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The Saga of the Sea Turtles Olaf and Elsa
by Howard Richard Debs

You can’t conserve what you haven’t got
Marjory Stoneman Douglas

One hundred million years ago or more
in times before history was ever written
these ancient mariners navigated mother
earth. A 16th century account about the Florida
explorer Ponce de Leon mentions sea turtles.
Eventually many of their kind were turned into soup
at Granday’s Cannery near the foot of Margaret
Street in the Key West Bight. Before the kraals
and the nets and the pegging with small harpoons,
turtle-turning was the technique of choice. Green,
hawksbill, loggerhead, none of their sisters or
bothers had a chance. This was long before they
were declared endangered. Soon enough the
pleasure boats and the plastic took their toll.
Olaf and Elsa were victims too, but were rescued
by biologists in the winter of 2014. During one of many
visits to Loggerhead Marinelife Center, we found out they
were there and as their grandfather I was very proud of
my then six year old twins for asking what they could do,
so Kady adopted Elsa and Mady adopted Olaf. They
watched over them via the “Turtlecam” most every day.
Finally in spring 2015 the notice came: “Thanks to the care
provided through your support, Olaf and Elsa are ready
to go out in the world again” each now sporting a tag to
transmit their whereabouts via satellite so we and the scientists
could follow along for as much as a year, depending on the battery.
Olaf spent some time in the St. Lucie River, then headed north in the
Intracoastal with its high boat traffic, thankfully exiting by way of
the Fort Pierce Inlet to the Atlantic. He continued to swim northward,
before heading back into the Indian River near the Archie Carr National
Wildlife Refuge. After three months there were no more transmissions.
His antenna tag may have been damaged. We followed Elsa in her travels
far and wide. She began migrating south off the coast of Key Largo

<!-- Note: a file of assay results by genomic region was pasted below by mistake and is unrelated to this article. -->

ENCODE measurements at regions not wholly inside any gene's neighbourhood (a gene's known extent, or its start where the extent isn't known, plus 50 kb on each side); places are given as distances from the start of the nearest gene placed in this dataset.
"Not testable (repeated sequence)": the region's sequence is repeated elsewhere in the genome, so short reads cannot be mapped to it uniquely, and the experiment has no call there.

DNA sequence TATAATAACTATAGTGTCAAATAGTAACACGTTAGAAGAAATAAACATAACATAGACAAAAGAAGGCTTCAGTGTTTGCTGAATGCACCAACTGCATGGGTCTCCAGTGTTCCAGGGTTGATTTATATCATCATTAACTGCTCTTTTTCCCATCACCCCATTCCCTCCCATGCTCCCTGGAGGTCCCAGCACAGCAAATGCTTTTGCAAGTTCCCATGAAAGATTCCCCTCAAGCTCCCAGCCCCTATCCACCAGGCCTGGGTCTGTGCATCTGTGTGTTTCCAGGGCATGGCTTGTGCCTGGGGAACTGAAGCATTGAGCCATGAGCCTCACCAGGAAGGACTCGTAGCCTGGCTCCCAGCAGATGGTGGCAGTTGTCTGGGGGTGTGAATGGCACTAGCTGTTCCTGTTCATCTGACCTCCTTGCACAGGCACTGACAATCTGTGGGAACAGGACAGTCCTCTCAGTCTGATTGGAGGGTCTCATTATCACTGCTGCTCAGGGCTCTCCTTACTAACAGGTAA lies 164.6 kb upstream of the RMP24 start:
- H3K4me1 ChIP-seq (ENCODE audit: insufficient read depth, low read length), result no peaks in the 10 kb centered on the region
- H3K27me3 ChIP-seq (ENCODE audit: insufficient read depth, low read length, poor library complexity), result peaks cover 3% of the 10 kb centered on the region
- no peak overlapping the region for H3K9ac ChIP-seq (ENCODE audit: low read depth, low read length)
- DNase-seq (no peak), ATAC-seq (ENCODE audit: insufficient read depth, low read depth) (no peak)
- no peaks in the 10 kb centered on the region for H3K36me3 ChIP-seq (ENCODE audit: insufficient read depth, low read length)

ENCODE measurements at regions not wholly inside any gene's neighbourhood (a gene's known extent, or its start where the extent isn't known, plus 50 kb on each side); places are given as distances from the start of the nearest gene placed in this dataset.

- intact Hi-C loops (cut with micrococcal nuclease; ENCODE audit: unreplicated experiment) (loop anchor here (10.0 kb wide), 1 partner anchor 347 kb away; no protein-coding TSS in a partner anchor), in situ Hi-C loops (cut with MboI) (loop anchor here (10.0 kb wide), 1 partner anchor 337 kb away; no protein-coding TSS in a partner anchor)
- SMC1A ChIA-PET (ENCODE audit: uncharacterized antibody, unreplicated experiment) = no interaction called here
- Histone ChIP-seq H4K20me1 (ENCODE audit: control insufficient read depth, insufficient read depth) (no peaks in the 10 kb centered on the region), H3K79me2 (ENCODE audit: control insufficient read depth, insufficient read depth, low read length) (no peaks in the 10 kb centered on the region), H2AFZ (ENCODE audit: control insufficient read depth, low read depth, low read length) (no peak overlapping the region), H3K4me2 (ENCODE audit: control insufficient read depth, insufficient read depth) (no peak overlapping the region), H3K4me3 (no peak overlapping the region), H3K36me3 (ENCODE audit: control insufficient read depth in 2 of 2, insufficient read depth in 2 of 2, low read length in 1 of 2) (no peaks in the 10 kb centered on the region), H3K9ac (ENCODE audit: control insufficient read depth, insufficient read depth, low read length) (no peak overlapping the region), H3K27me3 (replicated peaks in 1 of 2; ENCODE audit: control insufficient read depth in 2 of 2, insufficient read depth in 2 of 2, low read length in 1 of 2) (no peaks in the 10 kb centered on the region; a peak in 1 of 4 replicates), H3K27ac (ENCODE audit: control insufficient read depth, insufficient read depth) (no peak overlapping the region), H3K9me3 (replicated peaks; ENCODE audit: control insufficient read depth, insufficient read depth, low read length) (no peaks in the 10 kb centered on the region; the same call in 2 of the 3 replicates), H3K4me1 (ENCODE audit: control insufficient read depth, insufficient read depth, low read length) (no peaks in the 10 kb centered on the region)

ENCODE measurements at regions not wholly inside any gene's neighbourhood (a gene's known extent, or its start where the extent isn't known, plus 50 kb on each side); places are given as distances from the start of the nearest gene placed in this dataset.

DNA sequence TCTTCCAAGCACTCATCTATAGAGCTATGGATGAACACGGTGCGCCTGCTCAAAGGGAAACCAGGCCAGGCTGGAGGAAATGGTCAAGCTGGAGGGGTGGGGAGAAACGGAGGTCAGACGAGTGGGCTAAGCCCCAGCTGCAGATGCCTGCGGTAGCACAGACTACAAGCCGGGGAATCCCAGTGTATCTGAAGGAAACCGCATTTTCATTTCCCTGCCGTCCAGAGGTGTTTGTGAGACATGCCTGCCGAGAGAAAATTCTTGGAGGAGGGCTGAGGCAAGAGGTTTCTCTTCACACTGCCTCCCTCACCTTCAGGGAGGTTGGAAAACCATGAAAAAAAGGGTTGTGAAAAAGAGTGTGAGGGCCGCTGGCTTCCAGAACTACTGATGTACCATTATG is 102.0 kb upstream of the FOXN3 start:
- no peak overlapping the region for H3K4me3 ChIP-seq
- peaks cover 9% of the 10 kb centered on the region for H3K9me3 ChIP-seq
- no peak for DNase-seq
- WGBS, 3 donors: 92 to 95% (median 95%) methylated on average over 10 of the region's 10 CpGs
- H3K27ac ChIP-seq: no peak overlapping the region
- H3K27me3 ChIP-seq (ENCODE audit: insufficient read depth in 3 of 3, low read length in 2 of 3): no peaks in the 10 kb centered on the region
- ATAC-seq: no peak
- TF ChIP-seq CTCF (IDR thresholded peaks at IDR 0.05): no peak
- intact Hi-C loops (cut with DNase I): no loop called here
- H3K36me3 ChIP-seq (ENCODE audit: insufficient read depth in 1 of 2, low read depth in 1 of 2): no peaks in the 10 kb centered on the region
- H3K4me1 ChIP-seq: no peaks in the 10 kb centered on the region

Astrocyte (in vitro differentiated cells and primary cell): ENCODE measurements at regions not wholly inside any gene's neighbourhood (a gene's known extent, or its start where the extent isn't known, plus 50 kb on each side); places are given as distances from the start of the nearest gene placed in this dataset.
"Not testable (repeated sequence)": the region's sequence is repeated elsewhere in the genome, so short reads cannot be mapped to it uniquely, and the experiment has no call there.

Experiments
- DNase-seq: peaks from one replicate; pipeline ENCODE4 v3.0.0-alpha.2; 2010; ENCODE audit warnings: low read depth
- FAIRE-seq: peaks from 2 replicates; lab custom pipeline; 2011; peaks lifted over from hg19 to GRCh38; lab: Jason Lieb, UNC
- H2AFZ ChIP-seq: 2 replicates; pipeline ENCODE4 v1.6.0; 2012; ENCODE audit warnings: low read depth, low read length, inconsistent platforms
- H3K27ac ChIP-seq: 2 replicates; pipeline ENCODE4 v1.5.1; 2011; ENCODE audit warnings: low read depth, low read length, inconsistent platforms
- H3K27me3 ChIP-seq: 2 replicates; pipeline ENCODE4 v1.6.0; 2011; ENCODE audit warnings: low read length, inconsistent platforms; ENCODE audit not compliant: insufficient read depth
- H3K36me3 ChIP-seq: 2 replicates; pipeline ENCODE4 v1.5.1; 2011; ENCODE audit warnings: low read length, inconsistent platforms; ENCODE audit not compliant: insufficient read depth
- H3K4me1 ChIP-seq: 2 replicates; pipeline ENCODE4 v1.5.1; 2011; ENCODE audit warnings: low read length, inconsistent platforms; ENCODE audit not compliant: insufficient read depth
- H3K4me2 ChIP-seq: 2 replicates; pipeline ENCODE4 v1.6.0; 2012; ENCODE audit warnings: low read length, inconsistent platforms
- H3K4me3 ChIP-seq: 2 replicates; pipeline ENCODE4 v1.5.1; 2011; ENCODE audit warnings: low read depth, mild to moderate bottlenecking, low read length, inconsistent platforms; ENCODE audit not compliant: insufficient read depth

in warm shallow waters. Within less than a month Elsa traveled
357 miles to the Marquesas Keys known as loggerhead foraging
ground, likely in good company. But she left the Keys and entered
the Gulf of Mexico showing up south of Marco Island in water
about 25 feet deep, then she continued to swim west passed
the continental shelf in waters that reach a depth of at least
10,000 feet! Next she headed towards the Texas
coast 280 miles east of Brownsville, deciding to go south
to the Yucatan Peninsula to forage off the coast of
Campeche Mexico, getting food and starting to store up reserves
for a journey to the nesting beaches. Elsa’s tag transmitted for
182 days, recording a total distance traveled of 2,745 miles.
Sea turtles live an average of 50 years and can have similar
lifespans to humans. Our family likes to think Olaf and Elsa now
have families of their own swimming out there somewhere; when
I think about the sea turtles I think about the classic 1970
Earth Day poster framed on a wall in my office as a reminder,
cartoonist Walt Kelly’s famed Pogo character
proclaiming: “We have met the enemy and he is us.”

PHOTO: Sea Turtle by Randall Ruiz on Unsplash

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NOTE FROM THE AUTHOR: Biodiversity is a key barometer for the earth’s condition. As an amateur lepidopterist and long-time member of the North American Butterfly Association I have participated in a number of “butterfly counts,” the results of many sadly point in the wrong direction. As my eldest granddaughter Allison might point out—she’s studying at the University of Florida to become a veterinarian specializing in conservation, bees being her particular interest—there are numerous ways to help. Consider donating your time and, if you can, your dollars to one of these worthy organizations: The State of the World’s Sea Turtles, Loggerhead Marinelife Center, World Wildlife Fund.

PHOTOS: “Release Day” photos of Olaf and Elsa.

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ABOUT THE AUTHOR: Howard Richard Debs is a recipient of the 2015 Anna Davidson Rosenberg Poetry Awards. His essays, fiction, and poetry appear internationally in numerous publications. His photography is featured in select publications, including in Rattle online as “Ekphrastic Challenge” artist and guest editor. His book Gallery: A Collection of Pictures and Words (Scarlet Leaf Publishing), is the recipient of a 2017 Best Book Award and 2018 Book Excellence Award. His latest work  Political (Cyberwit) is the 2021 American Writing Awards winner in poetry. He is co-editor of New Voices: Contemporary Writers Confronting the Holocaust, forthcoming from Vallentine Mitchell of London, publisher of the first English language edition of the diary of Anne Frank. He is listed in the Poets & Writers Directory.